Raphael was born in Chicago, the son of a British oil executive. When he was seven the family moved home to England, making it possible for him to attended Charterhouse School, over his hysterical and well-founded objections. His parents considered it their duty to send him and his duty to go. There he felt the sting of anti-Semitism. "I had no sense of belonging to a society. I was a so-called Jew parked among so-called Christians ... I claimed no friends." He moved on to Cambridge, where he majored in the usual Oxbridge subjects -- condescension, arrogance, lordliness, classics and philosophy.

His novels often deal with talented men who fail to realize themselves, sometimes through their own flaws. Was this his view of himself? At one point he says the movies "were turning me into a writer with more credits than achievements." He admits to being one of those scribblers for hire who tiresomely pretend they are above that kind of thing.

In 1969, he acquired a farmhouse with white shutters in the Dordogne. This second family home "has become the place where I can write unintimidated by fashion and uncorrupted by the desire for applause." Not really. Rough Copy contains a long anecdote about entertaining the books editor of The Sunday Times in France for 10 days, after which the editor treasonously assigns the new Raphael novel to a critic who has already twice attacked his books.

Raphael suffers from painful self-consciousness, but his insecurity appears negligible beside that of his most recent famous collaborator, Stanley Kubrick. In 1994, Kubrick invited him to help write a film based on Arthur Schnitzler's Dream Story, with Tom Cruise and Nicole Kidman. The results were dire, and Raphael did his best to evade responsibility by writing Eyes Wide Open: A Memoir of Stanley Kubrick (Orion, 1999), which was in essence a Not Guilty plea.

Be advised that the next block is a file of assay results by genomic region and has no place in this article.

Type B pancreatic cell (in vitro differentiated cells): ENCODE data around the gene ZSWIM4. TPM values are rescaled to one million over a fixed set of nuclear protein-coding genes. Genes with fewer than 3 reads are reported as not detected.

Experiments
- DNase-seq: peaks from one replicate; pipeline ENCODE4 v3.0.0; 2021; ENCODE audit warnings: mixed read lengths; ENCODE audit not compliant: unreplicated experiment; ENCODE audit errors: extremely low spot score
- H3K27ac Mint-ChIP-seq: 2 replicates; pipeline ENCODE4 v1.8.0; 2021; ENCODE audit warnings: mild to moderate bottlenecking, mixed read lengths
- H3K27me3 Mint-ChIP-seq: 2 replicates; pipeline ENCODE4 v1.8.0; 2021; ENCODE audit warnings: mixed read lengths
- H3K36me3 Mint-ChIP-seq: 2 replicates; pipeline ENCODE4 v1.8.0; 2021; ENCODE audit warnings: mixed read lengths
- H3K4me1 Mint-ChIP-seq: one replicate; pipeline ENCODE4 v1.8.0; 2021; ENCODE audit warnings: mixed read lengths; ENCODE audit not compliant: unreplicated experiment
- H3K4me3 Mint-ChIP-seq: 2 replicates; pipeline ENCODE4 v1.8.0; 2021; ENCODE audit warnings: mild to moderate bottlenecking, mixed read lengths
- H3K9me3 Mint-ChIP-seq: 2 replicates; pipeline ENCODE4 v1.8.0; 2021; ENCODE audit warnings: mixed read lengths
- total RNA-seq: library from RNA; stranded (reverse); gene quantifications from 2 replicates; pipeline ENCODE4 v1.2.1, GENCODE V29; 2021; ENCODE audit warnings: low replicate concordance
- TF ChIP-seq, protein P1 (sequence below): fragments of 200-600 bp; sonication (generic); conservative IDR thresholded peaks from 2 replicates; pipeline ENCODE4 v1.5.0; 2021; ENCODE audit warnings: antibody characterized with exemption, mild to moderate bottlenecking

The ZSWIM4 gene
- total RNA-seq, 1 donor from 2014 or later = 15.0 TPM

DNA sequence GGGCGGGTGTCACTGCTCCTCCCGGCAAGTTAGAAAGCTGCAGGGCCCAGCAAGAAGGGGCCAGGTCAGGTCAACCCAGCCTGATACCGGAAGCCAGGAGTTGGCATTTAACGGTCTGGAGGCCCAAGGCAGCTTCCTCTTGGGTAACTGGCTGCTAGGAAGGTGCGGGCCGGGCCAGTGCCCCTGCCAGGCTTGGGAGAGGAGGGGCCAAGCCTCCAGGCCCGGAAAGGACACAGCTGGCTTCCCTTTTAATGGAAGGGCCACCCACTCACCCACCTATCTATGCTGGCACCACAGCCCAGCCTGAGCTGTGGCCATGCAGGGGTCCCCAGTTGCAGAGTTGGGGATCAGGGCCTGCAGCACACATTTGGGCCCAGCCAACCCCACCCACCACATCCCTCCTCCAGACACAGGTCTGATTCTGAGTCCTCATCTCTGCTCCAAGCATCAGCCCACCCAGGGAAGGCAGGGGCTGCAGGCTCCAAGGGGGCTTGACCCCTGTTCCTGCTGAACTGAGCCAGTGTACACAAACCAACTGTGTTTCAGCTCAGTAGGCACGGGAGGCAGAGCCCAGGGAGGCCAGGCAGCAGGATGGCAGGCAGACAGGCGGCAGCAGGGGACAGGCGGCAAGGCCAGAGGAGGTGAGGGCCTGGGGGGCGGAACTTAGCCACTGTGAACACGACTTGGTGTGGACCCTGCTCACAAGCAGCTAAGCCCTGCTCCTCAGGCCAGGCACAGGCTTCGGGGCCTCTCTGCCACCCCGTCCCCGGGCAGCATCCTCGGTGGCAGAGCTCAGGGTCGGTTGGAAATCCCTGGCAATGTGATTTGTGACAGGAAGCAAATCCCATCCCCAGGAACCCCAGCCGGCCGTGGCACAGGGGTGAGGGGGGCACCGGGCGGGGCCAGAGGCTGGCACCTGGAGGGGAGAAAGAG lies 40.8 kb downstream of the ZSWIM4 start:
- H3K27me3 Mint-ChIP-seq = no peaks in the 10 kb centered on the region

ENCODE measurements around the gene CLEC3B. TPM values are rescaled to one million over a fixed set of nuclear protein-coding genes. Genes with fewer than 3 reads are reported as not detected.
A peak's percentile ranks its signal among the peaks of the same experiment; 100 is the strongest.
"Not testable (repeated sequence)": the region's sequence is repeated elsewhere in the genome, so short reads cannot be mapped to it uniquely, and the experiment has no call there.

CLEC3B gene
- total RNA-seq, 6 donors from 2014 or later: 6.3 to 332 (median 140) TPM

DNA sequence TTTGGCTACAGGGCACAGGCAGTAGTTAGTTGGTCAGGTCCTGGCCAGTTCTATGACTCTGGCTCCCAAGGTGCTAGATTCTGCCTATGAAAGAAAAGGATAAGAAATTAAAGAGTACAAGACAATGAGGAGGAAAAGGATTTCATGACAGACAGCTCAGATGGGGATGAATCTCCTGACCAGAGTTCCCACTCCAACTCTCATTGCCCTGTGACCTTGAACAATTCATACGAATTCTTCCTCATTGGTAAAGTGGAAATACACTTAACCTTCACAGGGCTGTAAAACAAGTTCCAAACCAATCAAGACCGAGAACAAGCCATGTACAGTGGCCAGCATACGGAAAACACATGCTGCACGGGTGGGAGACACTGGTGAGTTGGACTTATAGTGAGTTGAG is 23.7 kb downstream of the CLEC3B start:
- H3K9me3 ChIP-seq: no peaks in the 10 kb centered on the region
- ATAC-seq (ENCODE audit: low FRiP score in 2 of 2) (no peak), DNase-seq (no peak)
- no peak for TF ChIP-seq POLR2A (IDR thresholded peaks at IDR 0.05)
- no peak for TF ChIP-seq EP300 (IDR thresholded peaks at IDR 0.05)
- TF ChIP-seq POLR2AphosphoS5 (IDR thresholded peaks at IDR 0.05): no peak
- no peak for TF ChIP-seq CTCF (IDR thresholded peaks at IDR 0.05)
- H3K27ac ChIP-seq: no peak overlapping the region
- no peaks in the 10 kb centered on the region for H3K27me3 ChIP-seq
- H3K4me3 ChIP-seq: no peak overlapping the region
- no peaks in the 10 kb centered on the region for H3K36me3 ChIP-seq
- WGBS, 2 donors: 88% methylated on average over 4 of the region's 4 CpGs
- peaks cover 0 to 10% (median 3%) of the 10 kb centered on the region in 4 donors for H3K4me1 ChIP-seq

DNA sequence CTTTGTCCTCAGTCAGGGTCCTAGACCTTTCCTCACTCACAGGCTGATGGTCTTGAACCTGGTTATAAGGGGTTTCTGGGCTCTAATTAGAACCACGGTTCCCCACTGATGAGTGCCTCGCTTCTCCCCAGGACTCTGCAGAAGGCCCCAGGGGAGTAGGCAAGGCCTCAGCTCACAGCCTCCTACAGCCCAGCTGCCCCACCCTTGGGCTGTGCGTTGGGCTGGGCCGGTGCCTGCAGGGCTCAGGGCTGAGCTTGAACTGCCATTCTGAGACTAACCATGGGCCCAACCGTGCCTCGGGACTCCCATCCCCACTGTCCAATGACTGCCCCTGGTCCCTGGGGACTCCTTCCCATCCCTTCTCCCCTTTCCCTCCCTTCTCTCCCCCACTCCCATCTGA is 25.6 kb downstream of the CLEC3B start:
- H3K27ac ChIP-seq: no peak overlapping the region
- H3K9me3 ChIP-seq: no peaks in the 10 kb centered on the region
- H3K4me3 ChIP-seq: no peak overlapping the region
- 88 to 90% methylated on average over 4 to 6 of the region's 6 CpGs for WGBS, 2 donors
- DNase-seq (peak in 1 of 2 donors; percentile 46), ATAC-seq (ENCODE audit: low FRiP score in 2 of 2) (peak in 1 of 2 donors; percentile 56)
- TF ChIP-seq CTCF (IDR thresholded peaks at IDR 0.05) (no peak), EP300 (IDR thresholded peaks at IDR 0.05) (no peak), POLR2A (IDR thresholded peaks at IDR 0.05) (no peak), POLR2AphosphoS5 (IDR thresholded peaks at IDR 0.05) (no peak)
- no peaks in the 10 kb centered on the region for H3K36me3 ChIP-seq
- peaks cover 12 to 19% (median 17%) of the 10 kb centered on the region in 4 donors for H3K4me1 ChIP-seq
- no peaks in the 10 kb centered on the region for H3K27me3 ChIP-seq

From the beginning, Kubrick showed a weird addiction to secrecy. Before he faxed Raphael a copy of the Schnitzler story, he cut off the title and the author's name, so that no one would know what material he was working with. At first he preferred to keep even Raphael in ignorance, and refused to answer when asked if this was, in fact, a Schnitzler piece.

Raphael signed on anyway, flattered by the idea of working with a genius. He eventually realized that Kubrick "didn't want my signature on what we did." He wanted a writer to supply ideas that could be converted into Kubrick ideas, and even tried to cheat Raphael of his credit on the film. Then, as the film was about to appear, Kubrick died.

When the Raphael book was published, he told an interviewer that "Kubrick was a great filmmaker, and I hope that comes across." Well, no. The book leaves the impression that Kubrick had no idea what he was doing but wanted everyone to know that whatever he did was done without help from Raphael or anyone else. Eyes Wide Shut became one more profitable disillusionment in the screen career of Frederic Raphael. If Raphael whined about it, he did so, as always, in an engaging and stylish way.

Return to the List of Robert Fulford's Columns

Return to Robert Fulford's Home Page